“The first night in a place always weirds me out”
Released by Netflix just in time for Hallowe’en, I Am The Pretty Thing That Lives in the House naturally popped up on my register as it features the ever-luminous Ruth Wilson in the starring role of Lily. Indeed, Oz Perkins’ film rests mainly on her shoulders, as a live-in hospice nurse who becomes increasingly convinced that her elderly employee’s Massachusetts house is haunted. her fears rooted in her boss Iris Blum’s former career as a horror author.
It’s a remarkably restrained affair from writer and director Perkins, astutely aware of the power of showing as little as possible whilst ratcheting up the tension through a rumbling sound design and a gorgeously gloomy colour palette from cinematographer Julie Kirkwood. It’s unrelentingly creepy rather than outright shocking (for the most part at least…) and this mood that it cultivates is properly scary (and that’s coming from someone who’s really not that much of a fan of the genre). Continue reading “Hallowe’en Film Review: I Am The Pretty Thing That Lives in the House (2016)”
“There is a balance to be maintained”
One of the main reasons for finally booking a trip to Broadway was the chance to see Glenn Close make a rare foray back onto the stage in a revival of Edward Albee’s A Delicate Balance. I saw the play at the Almeida back in 2011 with an exceptional cast and didn’t imagine it could be bettered but something about it clearly attracts the crème de la crème as the ensemble around her in Pam McKinnon’s production is just as thrill-makingly irresistible.
Brits Clare Higgins and Lindsay Duncan join John Lithgow, Bob Balaban, and the delectable Martha Plimpton to form the kind of company to dream of, and deliver this modern classic exquisitely if agonisingly as its WASP certainties are thoroughly dismantled. Albee’s prose has an unwieldy verbosity on the page but in the hands of such consummate professionals, it flows beautifully off the tongue as even the most convoluted of clauses gain conversational clarity. Continue reading “Review: A Delicate Balance, John Golden Theatre”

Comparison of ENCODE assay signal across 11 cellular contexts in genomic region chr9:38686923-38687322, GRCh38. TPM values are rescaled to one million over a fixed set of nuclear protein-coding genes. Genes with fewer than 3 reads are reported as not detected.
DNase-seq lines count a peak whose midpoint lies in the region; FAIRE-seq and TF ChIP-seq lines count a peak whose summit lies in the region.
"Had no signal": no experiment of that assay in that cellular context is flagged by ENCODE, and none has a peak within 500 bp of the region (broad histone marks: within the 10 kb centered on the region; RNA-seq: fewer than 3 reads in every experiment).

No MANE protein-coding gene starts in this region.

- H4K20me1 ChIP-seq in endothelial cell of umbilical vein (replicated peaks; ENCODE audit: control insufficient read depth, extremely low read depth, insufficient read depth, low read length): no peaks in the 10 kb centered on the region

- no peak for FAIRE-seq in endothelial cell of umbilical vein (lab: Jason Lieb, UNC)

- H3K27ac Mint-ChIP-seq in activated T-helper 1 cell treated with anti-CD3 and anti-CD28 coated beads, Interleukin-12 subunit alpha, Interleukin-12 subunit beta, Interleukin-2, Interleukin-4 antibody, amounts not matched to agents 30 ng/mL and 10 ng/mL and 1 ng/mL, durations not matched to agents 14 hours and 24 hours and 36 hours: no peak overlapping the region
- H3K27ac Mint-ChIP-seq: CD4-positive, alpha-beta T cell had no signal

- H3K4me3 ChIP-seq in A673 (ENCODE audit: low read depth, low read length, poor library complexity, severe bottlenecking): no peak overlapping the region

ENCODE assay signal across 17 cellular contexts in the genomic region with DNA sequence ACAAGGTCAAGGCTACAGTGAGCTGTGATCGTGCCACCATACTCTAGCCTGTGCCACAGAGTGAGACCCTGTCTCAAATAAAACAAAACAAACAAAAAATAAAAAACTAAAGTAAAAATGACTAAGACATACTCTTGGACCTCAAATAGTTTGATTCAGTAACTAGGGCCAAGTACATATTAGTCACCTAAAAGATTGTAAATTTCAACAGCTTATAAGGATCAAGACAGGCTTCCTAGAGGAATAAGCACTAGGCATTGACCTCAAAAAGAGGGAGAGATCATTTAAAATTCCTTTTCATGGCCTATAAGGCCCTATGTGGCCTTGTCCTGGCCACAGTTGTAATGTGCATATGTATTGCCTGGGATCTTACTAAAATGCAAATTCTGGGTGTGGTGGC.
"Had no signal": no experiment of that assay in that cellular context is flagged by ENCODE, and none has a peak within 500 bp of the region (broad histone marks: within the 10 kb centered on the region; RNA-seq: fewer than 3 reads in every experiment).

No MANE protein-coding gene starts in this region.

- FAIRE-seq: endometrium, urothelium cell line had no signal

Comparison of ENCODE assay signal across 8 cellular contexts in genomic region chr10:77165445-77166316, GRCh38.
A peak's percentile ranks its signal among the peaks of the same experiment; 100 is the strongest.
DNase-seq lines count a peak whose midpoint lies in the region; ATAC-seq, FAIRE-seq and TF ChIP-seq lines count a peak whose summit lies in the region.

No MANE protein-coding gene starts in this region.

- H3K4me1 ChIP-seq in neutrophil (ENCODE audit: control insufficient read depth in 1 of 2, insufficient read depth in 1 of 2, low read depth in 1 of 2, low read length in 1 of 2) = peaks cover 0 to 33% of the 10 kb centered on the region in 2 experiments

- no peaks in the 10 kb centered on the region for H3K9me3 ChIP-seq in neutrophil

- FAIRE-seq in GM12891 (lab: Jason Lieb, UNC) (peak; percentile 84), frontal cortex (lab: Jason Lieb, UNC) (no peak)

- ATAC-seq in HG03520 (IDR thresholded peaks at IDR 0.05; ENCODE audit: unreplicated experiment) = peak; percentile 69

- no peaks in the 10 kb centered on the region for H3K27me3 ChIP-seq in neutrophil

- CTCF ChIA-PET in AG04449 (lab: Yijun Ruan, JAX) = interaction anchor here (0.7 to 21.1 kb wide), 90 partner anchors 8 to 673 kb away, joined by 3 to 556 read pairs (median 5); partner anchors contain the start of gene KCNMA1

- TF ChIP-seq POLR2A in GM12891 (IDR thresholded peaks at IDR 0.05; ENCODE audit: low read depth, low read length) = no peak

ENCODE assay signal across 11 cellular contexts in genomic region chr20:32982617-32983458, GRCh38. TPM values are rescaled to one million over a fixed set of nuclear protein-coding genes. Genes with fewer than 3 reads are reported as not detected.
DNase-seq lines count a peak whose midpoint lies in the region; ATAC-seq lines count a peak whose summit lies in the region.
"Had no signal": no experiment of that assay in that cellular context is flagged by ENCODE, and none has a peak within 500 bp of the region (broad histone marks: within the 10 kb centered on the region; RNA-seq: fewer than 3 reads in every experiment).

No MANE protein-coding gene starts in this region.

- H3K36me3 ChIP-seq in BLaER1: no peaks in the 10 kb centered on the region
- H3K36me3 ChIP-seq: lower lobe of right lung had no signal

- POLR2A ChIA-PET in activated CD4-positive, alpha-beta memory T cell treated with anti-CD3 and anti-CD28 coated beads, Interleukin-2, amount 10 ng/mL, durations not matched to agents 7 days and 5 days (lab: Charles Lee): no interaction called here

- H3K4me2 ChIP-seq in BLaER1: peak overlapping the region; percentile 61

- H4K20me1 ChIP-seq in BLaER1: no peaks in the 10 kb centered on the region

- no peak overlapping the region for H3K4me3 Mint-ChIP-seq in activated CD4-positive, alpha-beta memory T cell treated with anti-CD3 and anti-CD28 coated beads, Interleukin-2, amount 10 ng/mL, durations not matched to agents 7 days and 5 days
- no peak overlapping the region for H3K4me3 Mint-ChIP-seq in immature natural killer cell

The Grand Budapest Hotel
The Imitation Game
The Theory of Everything
Wes Anderson – The Grand Budapest Hotel
Ava DuVernay – Selma
David Fincher – Gone Girl
Alejandro G. Iñárritu – Birdman
Angelina Jolie – Unbroken
Richard Linklater – Boyhood Continue reading “20th Critics’ Choice Awards nominees”
“Many of the hotel’s most valued guests came for him”
At a smidge over £50 a head, the latest incarnation of Secret Cinema certainly isn’t cheap. But they are doing things differently this time around – the location is secret as always but the film has been identified in advance as Wes Anderson’s The Grand Budapest Hotel and the immersive experience into which they plunge the audience will be running for over a month, to allow many more people than usual through the doors of this plush establishment and into its fabulous world.
For where we end up is The Grand Budapest Hotel itself, an evocation of Mitteleuropäische largesse to which we are guided by purple-suited bellhops. Instructions issued beforehand identify the dress code as evening dress, urge you to practice your waltzing and give a list of props to bring along. It’s all voluntary but as with any immersive experience, one gets so much more from it by diving headfirst into the universe that has been so lovingly created. Continue reading “Review: Secret Cinema, The Grand Budapest Hotel”